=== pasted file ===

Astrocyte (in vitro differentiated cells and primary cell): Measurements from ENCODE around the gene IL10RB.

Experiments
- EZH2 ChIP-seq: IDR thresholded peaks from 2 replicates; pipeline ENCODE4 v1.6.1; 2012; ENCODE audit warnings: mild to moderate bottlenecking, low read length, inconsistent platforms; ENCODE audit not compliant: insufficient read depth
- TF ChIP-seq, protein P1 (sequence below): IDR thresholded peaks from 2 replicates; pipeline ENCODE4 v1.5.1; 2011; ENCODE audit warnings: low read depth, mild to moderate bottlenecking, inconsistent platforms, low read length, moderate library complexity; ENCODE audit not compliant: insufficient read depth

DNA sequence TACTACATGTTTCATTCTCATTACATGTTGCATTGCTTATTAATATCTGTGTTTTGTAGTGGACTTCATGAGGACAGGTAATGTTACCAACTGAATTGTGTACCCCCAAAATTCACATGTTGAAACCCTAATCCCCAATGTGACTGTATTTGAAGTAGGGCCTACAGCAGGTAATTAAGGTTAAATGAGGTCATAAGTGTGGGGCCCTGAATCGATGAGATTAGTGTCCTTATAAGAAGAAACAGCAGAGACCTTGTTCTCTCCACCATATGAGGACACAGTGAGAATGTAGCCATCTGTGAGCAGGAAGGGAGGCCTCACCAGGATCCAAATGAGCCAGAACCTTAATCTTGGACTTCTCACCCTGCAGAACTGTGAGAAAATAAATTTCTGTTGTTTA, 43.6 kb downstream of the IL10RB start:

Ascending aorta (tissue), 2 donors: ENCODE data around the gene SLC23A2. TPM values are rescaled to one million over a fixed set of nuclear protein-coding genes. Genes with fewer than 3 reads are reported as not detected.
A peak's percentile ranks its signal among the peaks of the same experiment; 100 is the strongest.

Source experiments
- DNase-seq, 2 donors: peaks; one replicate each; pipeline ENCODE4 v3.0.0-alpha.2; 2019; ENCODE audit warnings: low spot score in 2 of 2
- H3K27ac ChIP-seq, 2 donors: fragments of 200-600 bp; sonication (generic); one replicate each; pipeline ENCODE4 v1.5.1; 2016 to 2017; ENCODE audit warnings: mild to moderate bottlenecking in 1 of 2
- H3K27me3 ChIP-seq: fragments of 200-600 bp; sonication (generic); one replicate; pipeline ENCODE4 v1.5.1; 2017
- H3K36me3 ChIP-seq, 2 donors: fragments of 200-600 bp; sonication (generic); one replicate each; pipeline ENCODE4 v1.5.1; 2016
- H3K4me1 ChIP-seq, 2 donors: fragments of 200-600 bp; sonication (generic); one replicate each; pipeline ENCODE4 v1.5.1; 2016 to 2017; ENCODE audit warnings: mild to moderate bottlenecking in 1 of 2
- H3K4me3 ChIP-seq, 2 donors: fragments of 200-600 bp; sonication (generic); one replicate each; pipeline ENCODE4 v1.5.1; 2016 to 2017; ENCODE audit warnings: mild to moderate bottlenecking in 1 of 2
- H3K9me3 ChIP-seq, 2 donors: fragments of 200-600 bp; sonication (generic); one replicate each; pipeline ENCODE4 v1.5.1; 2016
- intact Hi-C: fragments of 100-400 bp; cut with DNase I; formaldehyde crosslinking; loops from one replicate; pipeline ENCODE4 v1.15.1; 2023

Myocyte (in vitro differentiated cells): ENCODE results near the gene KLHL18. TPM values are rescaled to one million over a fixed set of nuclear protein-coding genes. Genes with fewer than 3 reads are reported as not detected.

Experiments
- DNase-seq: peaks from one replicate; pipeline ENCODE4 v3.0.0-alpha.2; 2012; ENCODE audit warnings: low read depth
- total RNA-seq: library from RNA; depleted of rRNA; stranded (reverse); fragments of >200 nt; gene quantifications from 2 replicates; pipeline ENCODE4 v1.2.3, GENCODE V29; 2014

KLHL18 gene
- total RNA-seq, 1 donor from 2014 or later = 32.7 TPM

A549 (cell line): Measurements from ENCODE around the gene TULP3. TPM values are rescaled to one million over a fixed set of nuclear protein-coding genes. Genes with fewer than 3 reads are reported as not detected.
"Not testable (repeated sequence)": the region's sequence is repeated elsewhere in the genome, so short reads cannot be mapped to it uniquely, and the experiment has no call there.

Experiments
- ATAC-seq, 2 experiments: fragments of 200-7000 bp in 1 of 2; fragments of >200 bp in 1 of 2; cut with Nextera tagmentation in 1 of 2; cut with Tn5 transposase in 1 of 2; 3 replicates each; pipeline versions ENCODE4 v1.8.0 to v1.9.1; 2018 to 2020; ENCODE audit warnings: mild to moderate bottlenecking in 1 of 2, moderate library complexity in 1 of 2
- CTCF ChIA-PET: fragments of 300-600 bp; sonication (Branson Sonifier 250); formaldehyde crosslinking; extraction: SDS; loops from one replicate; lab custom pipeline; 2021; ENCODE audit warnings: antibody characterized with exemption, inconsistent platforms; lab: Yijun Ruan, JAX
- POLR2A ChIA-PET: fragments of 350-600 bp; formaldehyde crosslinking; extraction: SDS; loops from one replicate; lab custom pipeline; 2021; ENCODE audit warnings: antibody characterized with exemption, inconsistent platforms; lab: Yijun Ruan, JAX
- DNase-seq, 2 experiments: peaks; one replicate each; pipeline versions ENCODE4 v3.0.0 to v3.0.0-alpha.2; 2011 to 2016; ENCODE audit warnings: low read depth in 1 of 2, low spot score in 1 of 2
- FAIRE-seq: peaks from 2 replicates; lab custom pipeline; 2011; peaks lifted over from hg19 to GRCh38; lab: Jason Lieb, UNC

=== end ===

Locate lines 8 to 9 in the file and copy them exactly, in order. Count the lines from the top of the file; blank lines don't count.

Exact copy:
Source experiments
- DNase-seq, 2 donors: peaks; one replicate each; pipeline ENCODE4 v3.0.0-alpha.2; 2019; ENCODE audit warnings: low spot score in 2 of 2